Natalia was born and raised in Northeast Portland and has always had a heart for inner-city youth in this community. Her past work experience includes: mentoring at-risk youth, school support staff member, restorative justice specialist, and her current position is Co-director of restorative justice. Natalia received a Bachelor’s of Science in Human Development in 2014, a Master’s in Management and Organizational Leadership in 2016 , and is currently pursuing a doctorate in education from Concordia University. She loves to spend time with her family. When she’s not working or doing homework, you can catch her having a picnic, or enjoying quiet time. Natalia has committed herself to equity work, and minimizing disproportionate data. She believes in order to achieve this goal, restorative practices are the key.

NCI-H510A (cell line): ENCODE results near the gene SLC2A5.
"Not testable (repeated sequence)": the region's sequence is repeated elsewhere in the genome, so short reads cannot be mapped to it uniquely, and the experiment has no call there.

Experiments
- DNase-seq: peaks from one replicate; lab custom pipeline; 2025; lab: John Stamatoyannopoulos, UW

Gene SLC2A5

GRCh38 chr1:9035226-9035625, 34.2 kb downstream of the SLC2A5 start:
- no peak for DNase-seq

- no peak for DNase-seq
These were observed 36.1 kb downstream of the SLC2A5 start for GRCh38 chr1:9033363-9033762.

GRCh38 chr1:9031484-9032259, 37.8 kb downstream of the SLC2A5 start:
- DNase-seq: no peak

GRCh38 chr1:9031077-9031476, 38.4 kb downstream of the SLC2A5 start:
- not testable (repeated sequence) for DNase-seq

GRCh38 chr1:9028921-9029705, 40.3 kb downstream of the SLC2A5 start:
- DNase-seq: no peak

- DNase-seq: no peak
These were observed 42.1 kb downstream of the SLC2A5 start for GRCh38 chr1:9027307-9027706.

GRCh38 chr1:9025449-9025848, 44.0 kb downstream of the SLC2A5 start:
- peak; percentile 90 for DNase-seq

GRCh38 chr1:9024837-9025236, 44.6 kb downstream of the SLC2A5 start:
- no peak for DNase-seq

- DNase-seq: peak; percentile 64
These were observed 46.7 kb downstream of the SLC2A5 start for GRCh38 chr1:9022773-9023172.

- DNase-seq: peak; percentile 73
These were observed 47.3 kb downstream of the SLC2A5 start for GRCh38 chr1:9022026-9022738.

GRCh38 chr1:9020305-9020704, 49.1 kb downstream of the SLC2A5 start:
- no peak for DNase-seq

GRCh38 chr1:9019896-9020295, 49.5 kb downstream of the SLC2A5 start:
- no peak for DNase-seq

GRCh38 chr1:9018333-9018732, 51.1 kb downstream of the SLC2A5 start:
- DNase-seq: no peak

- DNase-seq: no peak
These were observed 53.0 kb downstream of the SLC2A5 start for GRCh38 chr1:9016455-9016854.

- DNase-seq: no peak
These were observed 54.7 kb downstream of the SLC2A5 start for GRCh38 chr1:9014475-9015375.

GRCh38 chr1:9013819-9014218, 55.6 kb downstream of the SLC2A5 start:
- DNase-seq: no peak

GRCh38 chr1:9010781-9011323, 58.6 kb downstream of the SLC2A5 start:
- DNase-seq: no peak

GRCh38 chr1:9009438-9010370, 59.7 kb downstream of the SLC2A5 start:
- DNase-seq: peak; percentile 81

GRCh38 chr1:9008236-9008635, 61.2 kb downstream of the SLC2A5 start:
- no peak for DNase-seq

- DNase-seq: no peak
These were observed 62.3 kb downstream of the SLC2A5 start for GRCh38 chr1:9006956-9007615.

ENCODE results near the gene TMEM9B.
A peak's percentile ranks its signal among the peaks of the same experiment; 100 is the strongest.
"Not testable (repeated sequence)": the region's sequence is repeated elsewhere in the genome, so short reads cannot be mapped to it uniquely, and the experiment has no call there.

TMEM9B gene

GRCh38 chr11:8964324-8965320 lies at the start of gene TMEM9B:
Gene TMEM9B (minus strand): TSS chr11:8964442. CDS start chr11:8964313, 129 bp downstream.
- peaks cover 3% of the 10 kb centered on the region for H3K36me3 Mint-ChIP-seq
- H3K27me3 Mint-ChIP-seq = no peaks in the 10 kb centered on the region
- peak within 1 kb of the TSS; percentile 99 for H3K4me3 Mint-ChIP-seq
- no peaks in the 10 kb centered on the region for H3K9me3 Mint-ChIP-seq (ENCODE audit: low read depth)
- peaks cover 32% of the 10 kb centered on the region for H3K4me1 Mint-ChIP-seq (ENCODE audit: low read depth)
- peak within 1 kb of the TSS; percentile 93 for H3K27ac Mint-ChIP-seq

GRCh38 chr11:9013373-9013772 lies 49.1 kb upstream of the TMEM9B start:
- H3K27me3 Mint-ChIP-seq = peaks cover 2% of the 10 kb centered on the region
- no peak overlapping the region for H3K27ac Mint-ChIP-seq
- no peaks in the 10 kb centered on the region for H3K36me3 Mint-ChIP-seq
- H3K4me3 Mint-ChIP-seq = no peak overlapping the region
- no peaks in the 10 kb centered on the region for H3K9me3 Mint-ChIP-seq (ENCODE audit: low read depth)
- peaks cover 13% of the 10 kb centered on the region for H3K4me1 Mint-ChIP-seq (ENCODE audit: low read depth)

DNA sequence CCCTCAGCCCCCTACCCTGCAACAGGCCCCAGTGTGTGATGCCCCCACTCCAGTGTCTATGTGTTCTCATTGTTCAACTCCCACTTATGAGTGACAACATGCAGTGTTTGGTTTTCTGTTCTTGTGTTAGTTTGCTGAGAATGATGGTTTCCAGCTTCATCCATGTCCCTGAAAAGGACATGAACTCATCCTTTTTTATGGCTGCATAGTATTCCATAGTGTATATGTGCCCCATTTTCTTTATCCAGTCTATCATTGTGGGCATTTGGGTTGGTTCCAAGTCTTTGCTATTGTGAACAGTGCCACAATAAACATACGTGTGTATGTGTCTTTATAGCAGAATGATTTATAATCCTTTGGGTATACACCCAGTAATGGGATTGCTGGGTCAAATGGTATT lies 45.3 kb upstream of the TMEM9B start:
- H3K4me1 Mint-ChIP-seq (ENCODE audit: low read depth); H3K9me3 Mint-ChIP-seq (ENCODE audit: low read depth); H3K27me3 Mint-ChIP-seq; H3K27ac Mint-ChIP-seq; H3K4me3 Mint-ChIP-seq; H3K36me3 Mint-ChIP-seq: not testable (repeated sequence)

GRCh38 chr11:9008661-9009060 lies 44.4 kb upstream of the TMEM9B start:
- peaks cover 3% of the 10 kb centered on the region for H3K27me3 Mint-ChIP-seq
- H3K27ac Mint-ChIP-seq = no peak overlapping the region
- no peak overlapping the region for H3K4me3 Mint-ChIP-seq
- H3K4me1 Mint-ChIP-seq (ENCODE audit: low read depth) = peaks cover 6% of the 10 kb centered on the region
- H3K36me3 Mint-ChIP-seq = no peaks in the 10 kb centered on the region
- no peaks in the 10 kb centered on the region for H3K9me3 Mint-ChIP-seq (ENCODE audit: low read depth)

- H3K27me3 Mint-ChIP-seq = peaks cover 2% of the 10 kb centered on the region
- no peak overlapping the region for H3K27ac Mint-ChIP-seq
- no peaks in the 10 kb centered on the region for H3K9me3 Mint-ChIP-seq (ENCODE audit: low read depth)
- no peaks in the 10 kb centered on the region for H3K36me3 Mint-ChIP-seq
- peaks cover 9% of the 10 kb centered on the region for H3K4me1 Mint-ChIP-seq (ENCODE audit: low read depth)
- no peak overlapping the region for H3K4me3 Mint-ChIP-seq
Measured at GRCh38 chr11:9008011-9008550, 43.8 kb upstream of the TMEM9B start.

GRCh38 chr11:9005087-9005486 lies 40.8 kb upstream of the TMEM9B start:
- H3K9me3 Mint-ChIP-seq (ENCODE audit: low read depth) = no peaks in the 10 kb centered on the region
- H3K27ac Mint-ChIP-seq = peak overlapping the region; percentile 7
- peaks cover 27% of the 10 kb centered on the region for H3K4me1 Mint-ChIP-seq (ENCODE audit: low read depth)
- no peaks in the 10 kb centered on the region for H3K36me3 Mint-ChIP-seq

Noah was born and raised in Evanston, IL a suburb of Chicago. He initially worked as a counselor and mentor in a federal TRIO program at Columbia College before moving to Portland in 2015 and focusing on film full-time. Over the past two years Noah has been deeply involved with Portland’s burgeoning African American community in a visual storytelling capacity. As a filmmaker Noah has collaborated with people from all walks of life to create short film vignettes highlighting their respective gifts from music and art to policy and education. He has worked closely with the ‘Black Community of Portland’ contributing to marketing and promotional efforts at various educational and community events. He was also the lead content creator for Mudbone Grown, crafting imagery for their website, social media, and promotional materials as well as producing a documentary short to help create awareness amongst community members, farmers, stakeholders and potential investors. Lastly, Noah is one of six film fellows at Open Signal Labs, an incubator program for aspiring filmmakers of color.